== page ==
CHRP - Green Bay Hypoxia: Biogeochemical Dynamics, Watershed Inputs and Climate Change

September 1, 2010 to August 31, 2014In ProgressProject

Green Bay, Lake Michigan while representing only ~7% of the surface area and ~1.4% of the volume of Lake Michigan, contains one-third of the watershed of the lake, and receives approximately one-third of the total nutrient loading to the Lake Michigan basin as a whole. With a history of hyper-eutrophic conditions dating back nearly a century, the southern portion of the bay behaves as an efficient nutrient and sediment trap, sequestering much of the annual carbon and nitrogen input within sediments that quickly become anaerobic. Hypoxia within lower Green Bay and the Fox River has been a problem for decades, and recent evidence suggests that hypoxia may be worsening, with the potential for “dead zones” and fish kills becoming both more frequent and more extensive.

Climate change projections: Climate change predictions for the Great Lakes region include warmer and more prolonged summers, increased precipitation and a higher frequency of extreme events. Higher temperatures increase organic matter decomposition rates, decrease oxygen solubility, and increase sediment oxygen consumption. Increases in precipitation may enhance nutrient inputs in the absence of mitigation strategies to limit non-point source runoff, prolonging or worsening hypereutrophy and hypoxia in the bay. Climate change may also trigger indirect consequences like those observed in the summer wind field, decreasing flushing of the bay and increasing the retention of labile organic matter.

Scientific objectives: 1) Develop a data set of the temporal and spatial distribution of oxygen concentrations in Green Bay that will allow modeling the principal features of summertime hypoxia. 2) Expand the current integrative watershed approach for quantifying inputs of nutrients and suspended sediments to the bay; and assess the efficacy of the implementation of land use best management practices throughout the watershed; 3) Develop and implement a high resolution 3-D coupled hydrodynamic and biogeochemical nutrient-oxygen model framework for the bay linked to the Princeton Ocean Model for Lake Michigan; and 4) Assess the impact of future regional climate change projections based upon the assimilation and downscaling of an ensemble of 14 GCM’s being conducted by the Wisconsin Initiative on Climate Change Impacts for both mid-century and late century scenarios.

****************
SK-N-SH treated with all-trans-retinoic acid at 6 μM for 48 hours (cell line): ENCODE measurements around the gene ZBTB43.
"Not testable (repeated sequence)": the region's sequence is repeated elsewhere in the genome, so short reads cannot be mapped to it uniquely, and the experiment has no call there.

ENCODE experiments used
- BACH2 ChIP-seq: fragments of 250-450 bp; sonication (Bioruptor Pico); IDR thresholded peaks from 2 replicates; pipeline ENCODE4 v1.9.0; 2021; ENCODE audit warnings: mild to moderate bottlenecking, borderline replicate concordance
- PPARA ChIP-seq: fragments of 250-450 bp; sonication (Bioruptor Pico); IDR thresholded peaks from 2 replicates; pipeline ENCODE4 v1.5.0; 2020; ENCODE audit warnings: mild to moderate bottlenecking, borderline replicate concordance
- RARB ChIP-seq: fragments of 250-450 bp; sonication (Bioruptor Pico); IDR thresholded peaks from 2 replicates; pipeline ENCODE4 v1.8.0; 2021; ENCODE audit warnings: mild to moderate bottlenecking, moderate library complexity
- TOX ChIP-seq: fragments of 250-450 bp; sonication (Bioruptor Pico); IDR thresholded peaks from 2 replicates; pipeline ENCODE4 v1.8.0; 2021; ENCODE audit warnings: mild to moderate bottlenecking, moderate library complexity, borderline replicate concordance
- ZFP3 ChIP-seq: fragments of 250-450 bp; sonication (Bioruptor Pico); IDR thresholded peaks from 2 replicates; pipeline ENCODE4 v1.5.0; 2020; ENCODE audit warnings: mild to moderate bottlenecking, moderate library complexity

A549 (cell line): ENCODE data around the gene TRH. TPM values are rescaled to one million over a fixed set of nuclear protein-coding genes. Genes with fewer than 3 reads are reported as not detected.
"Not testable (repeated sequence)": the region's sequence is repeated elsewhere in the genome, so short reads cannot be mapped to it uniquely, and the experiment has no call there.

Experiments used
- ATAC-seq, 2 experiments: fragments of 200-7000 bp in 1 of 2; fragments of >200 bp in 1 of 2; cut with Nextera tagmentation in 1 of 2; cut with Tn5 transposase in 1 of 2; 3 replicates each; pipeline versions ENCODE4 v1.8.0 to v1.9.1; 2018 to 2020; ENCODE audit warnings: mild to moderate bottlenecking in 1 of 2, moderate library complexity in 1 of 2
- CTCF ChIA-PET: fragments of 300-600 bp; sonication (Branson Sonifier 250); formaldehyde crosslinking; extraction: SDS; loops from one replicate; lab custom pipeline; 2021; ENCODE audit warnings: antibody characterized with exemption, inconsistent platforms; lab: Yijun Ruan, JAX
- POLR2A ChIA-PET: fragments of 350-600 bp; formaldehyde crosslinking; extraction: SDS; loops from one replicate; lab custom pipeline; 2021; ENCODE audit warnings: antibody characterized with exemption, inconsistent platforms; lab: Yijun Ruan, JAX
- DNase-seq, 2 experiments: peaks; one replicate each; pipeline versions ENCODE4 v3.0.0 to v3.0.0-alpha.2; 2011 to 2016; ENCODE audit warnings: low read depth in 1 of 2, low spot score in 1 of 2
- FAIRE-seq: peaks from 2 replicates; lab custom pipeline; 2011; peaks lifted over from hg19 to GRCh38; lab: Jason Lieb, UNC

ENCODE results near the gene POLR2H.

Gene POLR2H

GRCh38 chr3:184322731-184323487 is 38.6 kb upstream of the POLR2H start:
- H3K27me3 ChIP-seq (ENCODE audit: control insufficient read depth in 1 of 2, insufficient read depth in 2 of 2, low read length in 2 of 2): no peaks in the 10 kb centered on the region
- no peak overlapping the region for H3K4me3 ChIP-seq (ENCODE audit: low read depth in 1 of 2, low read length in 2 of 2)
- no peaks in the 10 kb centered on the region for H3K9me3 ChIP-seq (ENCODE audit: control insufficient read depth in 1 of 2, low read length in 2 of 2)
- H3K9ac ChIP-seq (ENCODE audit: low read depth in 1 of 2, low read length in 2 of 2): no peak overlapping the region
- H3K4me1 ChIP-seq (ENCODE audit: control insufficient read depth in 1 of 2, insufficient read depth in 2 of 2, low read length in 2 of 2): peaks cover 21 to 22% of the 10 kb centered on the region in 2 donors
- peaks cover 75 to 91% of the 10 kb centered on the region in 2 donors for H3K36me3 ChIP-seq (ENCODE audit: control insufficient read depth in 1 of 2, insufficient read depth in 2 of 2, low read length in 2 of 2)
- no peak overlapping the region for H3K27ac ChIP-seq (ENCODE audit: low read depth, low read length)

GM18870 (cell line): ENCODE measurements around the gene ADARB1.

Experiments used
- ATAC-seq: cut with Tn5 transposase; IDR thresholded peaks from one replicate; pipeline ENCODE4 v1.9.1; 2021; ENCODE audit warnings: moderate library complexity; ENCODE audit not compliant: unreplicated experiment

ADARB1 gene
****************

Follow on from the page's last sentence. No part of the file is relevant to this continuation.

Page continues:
Collaborations: This research is a collaboration among several university research groups within the University of Wisconsin System, including: UW-Milwaukee Great Lakes WATER Institute, UW-Green Bay, Dept of Natural and Applied Science, UW-Madison Center for Climatic Research, UW Sea Grant program; as well as other groups and stakeholders including: public sector utilities, e.g. the Green Bay Metropolitan Sewerage District; governmental agencies, including the Wisconsin Department of Natural Resources and the US EPA Region 5; and the Wisconsin Initiative on Climate Change Impacts. This research effort will employ analysis of historical data, empirical measures of oxygen dynamics, and high resolution models of both watershed inputs and in bay biogeochemisty and hydrodynamics.

Management use: Quantifying the link between nutrient inputs and hypoxia, and an assessment of the target levels of abatement needed to meet water quality goals, are essential outputs of this research. The potential impacts of climate change on the biogeochemical behavior of the bay and on future nutrient loading will alter key baseline drivers in this system, but to a yet unknown extent. Developing these linkages directly improves the capabilities of managers to devise more robust regulatory and non-regulatory mitigation strategies, defend those strategies to stakeholders, and more accurately estimate costs and benefits to water quality.

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